Let's look to the Downtown as a model. We supplied the framework for positive revitalization at any scale - large or small - by giving property owners more flexibility, and we added incentive programs and made investments and built new infrastructure to support revitalization. The market took it from there. We need to take the same approach, tailored specifically for the southern area. We can encourage more reinvestment, while building a stronger market for existing businesses.
But challenges also face us farther north, at the Scottsdale Airpark, where some buildings are nearing the end of their useful lifespan and owners are looking at the economics of replacing them under zoning rules as old as the structures. The case for more flexibility is just as compelling here, too.
In fact, our staff has prepared a draft proposal for a Planned Unit Development designation that would be designed to give property owners more opportunity for realistic and creative approaches to revitalization.
Tonight, I am asking the Acting City Manager to bring this proposal to the Council soon so we can have a serious dialogue and decide how best we might be able to use this planning tool to further our important revitalization efforts.
And let's add one more, very important element to our revitalization efforts. Let’s take a cue from the Granite Reef Senior Center and move our ultimate goals up a few notches from there.
I challenge all of us to make "green" revitalization the centerpiece of plans for the entire southern area, for the Airpark, and for any area where revitalization is emerging as a major issue.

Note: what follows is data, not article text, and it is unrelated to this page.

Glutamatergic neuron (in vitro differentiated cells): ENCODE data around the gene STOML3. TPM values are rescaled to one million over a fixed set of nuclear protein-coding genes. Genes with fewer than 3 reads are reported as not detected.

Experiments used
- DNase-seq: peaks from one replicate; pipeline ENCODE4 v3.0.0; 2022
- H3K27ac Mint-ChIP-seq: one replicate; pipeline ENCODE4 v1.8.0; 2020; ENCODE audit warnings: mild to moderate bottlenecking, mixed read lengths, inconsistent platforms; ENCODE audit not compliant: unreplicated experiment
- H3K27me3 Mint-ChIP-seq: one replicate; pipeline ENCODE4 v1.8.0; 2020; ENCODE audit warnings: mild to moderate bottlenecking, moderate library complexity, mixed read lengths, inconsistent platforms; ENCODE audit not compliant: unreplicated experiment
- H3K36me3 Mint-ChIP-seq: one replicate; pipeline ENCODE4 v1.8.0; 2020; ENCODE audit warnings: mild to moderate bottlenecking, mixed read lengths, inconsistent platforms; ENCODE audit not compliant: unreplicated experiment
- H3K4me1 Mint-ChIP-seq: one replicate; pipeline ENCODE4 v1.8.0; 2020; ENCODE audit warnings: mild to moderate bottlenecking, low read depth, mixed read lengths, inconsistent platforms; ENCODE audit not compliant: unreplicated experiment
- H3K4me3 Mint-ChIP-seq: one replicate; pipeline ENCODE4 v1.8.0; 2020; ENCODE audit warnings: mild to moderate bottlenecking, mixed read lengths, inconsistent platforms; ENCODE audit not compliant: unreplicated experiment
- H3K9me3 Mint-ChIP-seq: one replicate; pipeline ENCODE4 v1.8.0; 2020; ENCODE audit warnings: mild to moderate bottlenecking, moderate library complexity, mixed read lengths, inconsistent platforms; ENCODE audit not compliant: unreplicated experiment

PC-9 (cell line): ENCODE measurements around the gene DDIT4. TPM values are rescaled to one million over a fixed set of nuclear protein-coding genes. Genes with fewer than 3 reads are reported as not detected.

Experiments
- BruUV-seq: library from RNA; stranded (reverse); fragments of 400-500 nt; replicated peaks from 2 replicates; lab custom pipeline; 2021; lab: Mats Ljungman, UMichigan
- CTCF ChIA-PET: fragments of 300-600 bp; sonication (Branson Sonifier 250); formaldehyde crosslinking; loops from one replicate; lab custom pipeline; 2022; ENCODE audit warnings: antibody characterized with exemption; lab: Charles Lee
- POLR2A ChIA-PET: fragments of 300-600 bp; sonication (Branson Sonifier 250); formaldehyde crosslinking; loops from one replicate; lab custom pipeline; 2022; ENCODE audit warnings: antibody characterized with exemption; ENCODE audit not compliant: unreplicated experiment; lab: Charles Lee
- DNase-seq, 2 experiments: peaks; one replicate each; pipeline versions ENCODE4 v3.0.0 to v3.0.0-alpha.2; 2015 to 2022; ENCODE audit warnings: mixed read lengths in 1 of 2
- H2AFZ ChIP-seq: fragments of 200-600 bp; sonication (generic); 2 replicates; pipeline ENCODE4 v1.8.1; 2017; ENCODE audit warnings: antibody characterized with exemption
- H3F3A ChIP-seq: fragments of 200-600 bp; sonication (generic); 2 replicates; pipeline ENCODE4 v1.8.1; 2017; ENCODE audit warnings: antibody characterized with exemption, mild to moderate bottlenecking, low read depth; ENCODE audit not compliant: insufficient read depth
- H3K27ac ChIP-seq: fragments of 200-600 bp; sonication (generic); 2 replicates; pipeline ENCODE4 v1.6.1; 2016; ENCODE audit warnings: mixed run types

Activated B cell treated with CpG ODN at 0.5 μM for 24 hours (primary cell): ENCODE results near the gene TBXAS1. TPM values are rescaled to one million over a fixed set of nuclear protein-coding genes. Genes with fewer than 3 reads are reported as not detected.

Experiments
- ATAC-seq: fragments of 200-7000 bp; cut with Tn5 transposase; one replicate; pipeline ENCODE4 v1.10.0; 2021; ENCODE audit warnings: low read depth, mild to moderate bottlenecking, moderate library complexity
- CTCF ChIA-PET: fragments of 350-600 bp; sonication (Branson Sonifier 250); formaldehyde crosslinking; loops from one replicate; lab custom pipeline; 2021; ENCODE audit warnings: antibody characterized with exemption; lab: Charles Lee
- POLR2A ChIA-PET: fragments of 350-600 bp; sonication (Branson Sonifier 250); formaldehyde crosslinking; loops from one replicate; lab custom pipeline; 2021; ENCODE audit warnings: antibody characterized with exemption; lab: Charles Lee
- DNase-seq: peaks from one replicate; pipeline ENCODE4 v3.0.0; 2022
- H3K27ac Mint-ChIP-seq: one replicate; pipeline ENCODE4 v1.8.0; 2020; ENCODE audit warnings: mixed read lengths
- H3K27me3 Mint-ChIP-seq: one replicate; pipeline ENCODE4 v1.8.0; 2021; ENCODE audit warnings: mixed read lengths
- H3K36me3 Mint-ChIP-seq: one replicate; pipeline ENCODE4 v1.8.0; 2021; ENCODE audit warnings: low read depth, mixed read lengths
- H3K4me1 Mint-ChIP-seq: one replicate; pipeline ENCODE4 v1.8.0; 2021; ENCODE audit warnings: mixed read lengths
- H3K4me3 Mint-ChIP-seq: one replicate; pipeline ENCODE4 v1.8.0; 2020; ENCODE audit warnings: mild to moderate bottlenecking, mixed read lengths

New green buildings are becoming commonplace, as builders and their clients understand the long-range cost savings and the overall benefits of sustainable construction. But no community has seriously tackled the idea making sustainable revitalization a hallmark of entire neighborhoods or business districts. Let's do it here in Scottsdale!
We must ramp up our commitment to environmental sustainability, citywide.
As a municipality, we have consistently led our peers in our commitment to environmental preservation and green building. This past June I was honored to attend the U.S. Energy Association forum in Washington D.C. and was awarded "The Mayors Award for Energy Efficiency" in recognition of our city’s efforts in this area. We were the first city in the nation to require LEED certification for our municipal facilities. We were the first city in the nation to be recognized by the EPA in its rigorous Environmental Performance Track program.
Tonight I propose that the City Council support, through the budget process, the creation of a high-level Office of Environmental Initiatives to oversee Scottsdale’s commitment to green building, energy efficiency and environmental leadership.